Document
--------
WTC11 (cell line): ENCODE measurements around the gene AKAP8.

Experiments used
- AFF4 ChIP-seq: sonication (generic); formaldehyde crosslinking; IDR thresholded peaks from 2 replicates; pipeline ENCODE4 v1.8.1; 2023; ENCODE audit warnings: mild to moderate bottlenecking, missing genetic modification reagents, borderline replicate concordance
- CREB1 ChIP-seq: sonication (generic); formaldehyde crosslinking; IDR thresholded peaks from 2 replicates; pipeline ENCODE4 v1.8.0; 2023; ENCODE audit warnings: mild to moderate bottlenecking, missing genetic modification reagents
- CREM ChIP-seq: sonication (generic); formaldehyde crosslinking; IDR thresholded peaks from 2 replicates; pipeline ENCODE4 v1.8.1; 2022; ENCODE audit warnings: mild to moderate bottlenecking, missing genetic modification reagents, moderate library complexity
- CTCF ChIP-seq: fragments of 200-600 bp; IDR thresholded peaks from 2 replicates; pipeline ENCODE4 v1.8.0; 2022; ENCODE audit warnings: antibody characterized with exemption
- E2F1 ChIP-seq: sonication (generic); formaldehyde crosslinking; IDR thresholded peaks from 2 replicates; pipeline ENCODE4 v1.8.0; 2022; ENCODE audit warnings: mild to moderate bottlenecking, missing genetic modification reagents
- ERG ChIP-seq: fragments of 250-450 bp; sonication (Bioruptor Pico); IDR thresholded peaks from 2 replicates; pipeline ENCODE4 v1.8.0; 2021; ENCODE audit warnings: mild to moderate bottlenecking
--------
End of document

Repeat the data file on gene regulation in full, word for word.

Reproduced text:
WTC11 (cell line): ENCODE measurements around the gene AKAP8.

Experiments used
- AFF4 ChIP-seq: sonication (generic); formaldehyde crosslinking; IDR thresholded peaks from 2 replicates; pipeline ENCODE4 v1.8.1; 2023; ENCODE audit warnings: mild to moderate bottlenecking, missing genetic modification reagents, borderline replicate concordance
- CREB1 ChIP-seq: sonication (generic); formaldehyde crosslinking; IDR thresholded peaks from 2 replicates; pipeline ENCODE4 v1.8.0; 2023; ENCODE audit warnings: mild to moderate bottlenecking, missing genetic modification reagents
- CREM ChIP-seq: sonication (generic); formaldehyde crosslinking; IDR thresholded peaks from 2 replicates; pipeline ENCODE4 v1.8.1; 2022; ENCODE audit warnings: mild to moderate bottlenecking, missing genetic modification reagents, moderate library complexity
- CTCF ChIP-seq: fragments of 200-600 bp; IDR thresholded peaks from 2 replicates; pipeline ENCODE4 v1.8.0; 2022; ENCODE audit warnings: antibody characterized with exemption
- E2F1 ChIP-seq: sonication (generic); formaldehyde crosslinking; IDR thresholded peaks from 2 replicates; pipeline ENCODE4 v1.8.0; 2022; ENCODE audit warnings: mild to moderate bottlenecking, missing genetic modification reagents
- ERG ChIP-seq: fragments of 250-450 bp; sonication (Bioruptor Pico); IDR thresholded peaks from 2 replicates; pipeline ENCODE4 v1.8.0; 2021; ENCODE audit warnings: mild to moderate bottlenecking